#!/bin/bash
# **************** THIS SCRIPT IS FOR UPDATING REMOTE SERVERS ON LOAD BALANCERS *******************
clear
echo
echo
echo -e " ---->> \033[33;7mREMEMBER TO COMPLETE A SNAPSHOT OF THE SERVERS BEFORE PROCEEDING\033[0m <<----"
echo
sleep 5
read -p "Press [ENTER] to continue "
echo
echo "**** Please remove WEB1 from load balance rotation ****"
echo
sleep 5
read -p "Once the WEB1 has been removed from rotation press [Enter] to continue to complete updates "
clear
echo
# **************** UPDATES SECTION FOR WEB1 *******************
# SSH to the server and run local yum update
echo "**** Connection to WEB1 to update ****"
echo
ssh -t username@WEB1 sudo yum update -y 2>&1 | tee -a $HOME/updates_web1_`date +%Y%m%d`.log
echo
echo "**** Finished updating WEB1 ****"
clear
echo
# **************** REBOOTS SECTION FOR WEB1 *******************
echo "^^^ Do you want to reboot WEB1? (yes/no) ^^^"
read REPLY
if [ "$REPLY" == "yes" ]; then
 echo
 echo "*** WARNING: You have selected to reboot WEB1 ***"
 sleep 3
 echo
 # SSH to the server and run shutdown
 ssh -t username@WEB1 sudo shutdown -r +1 Rebooting in 1 minute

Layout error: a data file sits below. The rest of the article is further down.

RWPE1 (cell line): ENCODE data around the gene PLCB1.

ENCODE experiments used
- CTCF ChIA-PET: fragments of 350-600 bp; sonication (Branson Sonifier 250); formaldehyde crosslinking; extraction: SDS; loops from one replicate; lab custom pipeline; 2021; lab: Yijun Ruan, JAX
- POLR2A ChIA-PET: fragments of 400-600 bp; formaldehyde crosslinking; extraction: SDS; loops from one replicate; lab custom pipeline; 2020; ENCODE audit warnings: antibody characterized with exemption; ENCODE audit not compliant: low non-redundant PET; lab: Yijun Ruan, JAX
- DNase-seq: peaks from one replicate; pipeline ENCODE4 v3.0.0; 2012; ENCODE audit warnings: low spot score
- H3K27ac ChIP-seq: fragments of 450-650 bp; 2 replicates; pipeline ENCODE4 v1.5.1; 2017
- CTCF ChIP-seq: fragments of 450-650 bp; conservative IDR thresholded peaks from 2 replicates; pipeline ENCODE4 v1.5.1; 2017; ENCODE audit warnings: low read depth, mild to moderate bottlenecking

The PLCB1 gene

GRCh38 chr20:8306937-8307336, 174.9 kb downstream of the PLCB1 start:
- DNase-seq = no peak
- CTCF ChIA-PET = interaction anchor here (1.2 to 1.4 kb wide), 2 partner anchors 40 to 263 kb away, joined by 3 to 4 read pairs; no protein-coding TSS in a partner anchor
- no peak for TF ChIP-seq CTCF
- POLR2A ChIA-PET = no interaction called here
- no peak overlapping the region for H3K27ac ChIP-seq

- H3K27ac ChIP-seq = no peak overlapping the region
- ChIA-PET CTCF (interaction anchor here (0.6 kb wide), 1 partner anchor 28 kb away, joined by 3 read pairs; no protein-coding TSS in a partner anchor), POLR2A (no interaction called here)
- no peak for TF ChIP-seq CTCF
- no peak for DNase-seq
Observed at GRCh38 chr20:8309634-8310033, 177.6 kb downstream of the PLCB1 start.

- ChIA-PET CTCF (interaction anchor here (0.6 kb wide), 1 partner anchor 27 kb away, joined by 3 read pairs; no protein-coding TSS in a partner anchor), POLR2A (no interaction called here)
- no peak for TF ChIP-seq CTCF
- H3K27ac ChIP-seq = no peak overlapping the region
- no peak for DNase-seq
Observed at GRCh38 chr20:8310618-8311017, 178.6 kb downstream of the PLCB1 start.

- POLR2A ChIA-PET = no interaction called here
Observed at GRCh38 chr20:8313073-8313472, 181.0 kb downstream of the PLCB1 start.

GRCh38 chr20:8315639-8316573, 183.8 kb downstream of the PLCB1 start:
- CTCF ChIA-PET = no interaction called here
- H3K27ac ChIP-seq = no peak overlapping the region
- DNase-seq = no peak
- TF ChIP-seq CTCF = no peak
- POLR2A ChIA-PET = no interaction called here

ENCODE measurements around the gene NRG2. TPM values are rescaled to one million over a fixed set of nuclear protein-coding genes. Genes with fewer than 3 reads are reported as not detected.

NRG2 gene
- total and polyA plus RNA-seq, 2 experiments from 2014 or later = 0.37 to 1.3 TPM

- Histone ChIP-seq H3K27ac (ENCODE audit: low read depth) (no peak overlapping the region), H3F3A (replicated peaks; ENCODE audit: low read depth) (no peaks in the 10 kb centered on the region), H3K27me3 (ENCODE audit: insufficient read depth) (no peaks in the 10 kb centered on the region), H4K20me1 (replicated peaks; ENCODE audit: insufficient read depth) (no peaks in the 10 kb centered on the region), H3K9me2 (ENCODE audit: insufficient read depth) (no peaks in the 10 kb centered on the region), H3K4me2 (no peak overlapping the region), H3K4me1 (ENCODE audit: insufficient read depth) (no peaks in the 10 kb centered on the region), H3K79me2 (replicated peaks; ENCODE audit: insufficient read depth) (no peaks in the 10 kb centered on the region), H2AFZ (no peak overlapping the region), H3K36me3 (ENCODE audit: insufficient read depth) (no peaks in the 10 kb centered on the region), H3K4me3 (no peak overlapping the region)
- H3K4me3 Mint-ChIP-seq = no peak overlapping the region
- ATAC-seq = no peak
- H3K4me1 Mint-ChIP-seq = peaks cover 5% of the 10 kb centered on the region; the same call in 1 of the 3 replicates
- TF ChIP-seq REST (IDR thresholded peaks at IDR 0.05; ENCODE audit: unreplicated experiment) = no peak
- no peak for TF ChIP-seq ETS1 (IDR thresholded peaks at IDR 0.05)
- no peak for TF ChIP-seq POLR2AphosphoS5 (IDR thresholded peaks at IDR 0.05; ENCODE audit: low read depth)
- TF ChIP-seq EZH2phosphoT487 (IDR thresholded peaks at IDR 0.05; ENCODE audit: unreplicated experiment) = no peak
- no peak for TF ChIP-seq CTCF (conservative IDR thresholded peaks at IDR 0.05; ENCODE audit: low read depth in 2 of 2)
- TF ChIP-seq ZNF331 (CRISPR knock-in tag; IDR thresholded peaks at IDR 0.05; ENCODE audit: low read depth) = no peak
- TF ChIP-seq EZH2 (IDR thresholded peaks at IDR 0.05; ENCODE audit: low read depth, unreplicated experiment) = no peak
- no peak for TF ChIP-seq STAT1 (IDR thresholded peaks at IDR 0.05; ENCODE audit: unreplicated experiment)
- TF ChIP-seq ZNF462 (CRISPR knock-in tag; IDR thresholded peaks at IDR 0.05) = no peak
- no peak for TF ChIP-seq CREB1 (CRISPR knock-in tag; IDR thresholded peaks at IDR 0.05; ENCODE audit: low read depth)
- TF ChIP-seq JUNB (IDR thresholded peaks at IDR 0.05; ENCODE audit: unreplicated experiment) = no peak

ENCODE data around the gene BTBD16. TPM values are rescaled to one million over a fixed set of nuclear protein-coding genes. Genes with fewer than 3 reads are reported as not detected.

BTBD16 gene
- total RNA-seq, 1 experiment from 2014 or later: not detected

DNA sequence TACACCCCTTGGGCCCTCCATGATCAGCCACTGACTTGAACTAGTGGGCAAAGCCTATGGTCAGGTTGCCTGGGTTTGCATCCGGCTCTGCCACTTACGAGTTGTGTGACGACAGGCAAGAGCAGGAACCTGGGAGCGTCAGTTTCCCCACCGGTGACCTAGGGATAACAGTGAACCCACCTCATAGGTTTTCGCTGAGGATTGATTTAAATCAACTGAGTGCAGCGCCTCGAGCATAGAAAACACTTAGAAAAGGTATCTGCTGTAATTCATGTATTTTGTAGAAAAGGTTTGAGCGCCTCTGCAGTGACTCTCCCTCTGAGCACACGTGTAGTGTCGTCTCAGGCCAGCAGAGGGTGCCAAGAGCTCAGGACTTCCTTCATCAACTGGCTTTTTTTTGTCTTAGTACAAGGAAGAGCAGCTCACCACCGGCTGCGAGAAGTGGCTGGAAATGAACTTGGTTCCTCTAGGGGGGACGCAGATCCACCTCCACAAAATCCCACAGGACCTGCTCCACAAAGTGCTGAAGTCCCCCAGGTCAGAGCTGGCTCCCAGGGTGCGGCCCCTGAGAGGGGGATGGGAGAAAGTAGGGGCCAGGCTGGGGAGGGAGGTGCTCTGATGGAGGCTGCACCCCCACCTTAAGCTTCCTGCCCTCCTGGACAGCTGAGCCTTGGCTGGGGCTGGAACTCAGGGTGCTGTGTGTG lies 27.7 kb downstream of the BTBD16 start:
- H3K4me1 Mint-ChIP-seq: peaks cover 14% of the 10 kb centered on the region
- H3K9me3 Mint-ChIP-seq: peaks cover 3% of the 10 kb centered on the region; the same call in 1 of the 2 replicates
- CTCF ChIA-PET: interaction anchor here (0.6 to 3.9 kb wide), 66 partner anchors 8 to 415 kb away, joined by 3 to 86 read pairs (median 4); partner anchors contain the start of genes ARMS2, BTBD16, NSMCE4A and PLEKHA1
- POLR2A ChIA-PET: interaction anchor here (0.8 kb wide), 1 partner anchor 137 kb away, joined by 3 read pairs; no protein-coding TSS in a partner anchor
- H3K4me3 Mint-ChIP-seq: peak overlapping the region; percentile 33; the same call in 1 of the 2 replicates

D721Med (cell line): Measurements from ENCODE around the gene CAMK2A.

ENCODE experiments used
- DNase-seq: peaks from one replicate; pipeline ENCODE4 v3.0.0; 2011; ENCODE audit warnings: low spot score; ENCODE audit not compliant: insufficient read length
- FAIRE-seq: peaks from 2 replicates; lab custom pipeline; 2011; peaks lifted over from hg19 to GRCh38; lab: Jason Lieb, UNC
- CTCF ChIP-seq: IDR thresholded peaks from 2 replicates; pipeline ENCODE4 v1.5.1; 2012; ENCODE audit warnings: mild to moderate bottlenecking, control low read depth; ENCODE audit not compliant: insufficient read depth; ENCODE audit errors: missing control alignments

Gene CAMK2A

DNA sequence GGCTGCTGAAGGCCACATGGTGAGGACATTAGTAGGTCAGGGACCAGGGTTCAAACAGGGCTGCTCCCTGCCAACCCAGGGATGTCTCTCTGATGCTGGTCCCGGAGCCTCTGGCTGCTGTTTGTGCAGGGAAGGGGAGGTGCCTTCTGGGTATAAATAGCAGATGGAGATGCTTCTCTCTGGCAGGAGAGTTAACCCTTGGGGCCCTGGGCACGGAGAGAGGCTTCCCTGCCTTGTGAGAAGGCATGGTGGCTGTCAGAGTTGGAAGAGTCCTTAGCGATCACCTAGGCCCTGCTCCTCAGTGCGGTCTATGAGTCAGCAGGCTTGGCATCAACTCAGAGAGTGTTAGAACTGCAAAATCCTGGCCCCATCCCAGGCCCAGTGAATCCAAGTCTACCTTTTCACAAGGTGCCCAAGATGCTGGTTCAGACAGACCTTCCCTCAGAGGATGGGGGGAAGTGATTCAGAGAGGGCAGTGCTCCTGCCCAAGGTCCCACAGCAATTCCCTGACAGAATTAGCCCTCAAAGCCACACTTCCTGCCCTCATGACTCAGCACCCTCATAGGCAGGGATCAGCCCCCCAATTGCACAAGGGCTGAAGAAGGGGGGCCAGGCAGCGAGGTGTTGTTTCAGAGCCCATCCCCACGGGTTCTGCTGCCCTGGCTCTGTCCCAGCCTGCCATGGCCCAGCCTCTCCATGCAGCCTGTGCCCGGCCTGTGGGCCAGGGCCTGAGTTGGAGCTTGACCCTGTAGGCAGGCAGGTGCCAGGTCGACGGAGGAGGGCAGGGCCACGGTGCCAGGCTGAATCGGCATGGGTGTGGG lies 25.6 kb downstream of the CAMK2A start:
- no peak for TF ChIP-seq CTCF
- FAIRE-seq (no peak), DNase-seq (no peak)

sleep 30
elif [ "$REPLY" == "no" ]; then
 echo
 echo "--- WEB1 will not reboot ---"
 sleep 2
else
 echo
 echo "invalid answer, type yes or no";
fi
echo
echo "**** Please test WEB1 before moving on to the next phase ****"
sleep 5
echo
read -p "Once WEB1 is up after a reboot (if rebooted) and has been tested press [Enter] to continue to WEB2"
echo
# **************** DONE WITH REBOOTS SECTION FOR WEB1 *******************
clear
echo "**** Please add WEB1 back into rotation and remove WEB2 from load balance rotation ****"
echo
sleep 5
read -p "Once WEB2 has been removed from rotation press [Enter] to continue to complete updates "
clear
echo
# **************** UPDATES SECTION FOR WEB2 *******************
# SSH to the server and run local yum update
echo "**** Connection to WEB2 to update ****"
echo
ssh -t username@WEB2 sudo yum update -y 2>&1 | tee -a $HOME/updates_104_`date +%Y%m%d`.log
echo
echo "**** Finished updating WEB2 ****"
clear
echo
# **************** REBOOTS SECTION FOR WEB2 *******************
echo "^^^ Do you want to reboot WEB2? (yes/no) ^^^"
read REPLY
if [ "$REPLY" == "yes" ]; then
 echo
 echo "*** WARNING: You have selected to reboot WEB2 ***"